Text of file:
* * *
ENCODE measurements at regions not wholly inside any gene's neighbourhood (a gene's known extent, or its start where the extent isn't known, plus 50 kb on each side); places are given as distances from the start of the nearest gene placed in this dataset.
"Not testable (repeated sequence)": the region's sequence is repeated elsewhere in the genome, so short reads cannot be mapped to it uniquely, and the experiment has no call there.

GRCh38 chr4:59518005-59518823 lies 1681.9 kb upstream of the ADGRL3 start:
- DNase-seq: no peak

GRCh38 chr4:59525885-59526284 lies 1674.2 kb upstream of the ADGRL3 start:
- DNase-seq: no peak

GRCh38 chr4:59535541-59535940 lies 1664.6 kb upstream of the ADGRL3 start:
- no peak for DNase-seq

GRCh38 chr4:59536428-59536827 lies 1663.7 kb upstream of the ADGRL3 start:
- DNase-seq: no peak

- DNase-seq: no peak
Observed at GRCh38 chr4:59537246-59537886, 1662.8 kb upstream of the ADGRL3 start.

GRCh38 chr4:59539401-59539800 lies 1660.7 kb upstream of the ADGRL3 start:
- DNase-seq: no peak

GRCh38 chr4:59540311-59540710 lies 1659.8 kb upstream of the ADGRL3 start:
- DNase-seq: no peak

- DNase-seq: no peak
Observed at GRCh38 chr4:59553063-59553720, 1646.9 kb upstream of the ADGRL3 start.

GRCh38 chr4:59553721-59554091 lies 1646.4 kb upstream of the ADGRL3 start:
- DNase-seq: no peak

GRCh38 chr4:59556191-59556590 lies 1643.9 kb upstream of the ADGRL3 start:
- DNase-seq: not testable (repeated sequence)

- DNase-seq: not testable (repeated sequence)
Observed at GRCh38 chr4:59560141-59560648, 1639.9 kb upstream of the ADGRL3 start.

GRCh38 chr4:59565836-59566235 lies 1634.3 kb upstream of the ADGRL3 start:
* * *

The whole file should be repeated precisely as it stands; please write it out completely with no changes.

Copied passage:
ENCODE measurements at regions not wholly inside any gene's neighbourhood (a gene's known extent, or its start where the extent isn't known, plus 50 kb on each side); places are given as distances from the start of the nearest gene placed in this dataset.
"Not testable (repeated sequence)": the region's sequence is repeated elsewhere in the genome, so short reads cannot be mapped to it uniquely, and the experiment has no call there.

GRCh38 chr4:59518005-59518823 lies 1681.9 kb upstream of the ADGRL3 start:
- DNase-seq: no peak

GRCh38 chr4:59525885-59526284 lies 1674.2 kb upstream of the ADGRL3 start:
- DNase-seq: no peak

GRCh38 chr4:59535541-59535940 lies 1664.6 kb upstream of the ADGRL3 start:
- no peak for DNase-seq

GRCh38 chr4:59536428-59536827 lies 1663.7 kb upstream of the ADGRL3 start:
- DNase-seq: no peak

- DNase-seq: no peak
Observed at GRCh38 chr4:59537246-59537886, 1662.8 kb upstream of the ADGRL3 start.

GRCh38 chr4:59539401-59539800 lies 1660.7 kb upstream of the ADGRL3 start:
- DNase-seq: no peak

GRCh38 chr4:59540311-59540710 lies 1659.8 kb upstream of the ADGRL3 start:
- DNase-seq: no peak

- DNase-seq: no peak
Observed at GRCh38 chr4:59553063-59553720, 1646.9 kb upstream of the ADGRL3 start.

GRCh38 chr4:59553721-59554091 lies 1646.4 kb upstream of the ADGRL3 start:
- DNase-seq: no peak

GRCh38 chr4:59556191-59556590 lies 1643.9 kb upstream of the ADGRL3 start:
- DNase-seq: not testable (repeated sequence)

- DNase-seq: not testable (repeated sequence)
Observed at GRCh38 chr4:59560141-59560648, 1639.9 kb upstream of the ADGRL3 start.

GRCh38 chr4:59565836-59566235 lies 1634.3 kb upstream of the ADGRL3 start: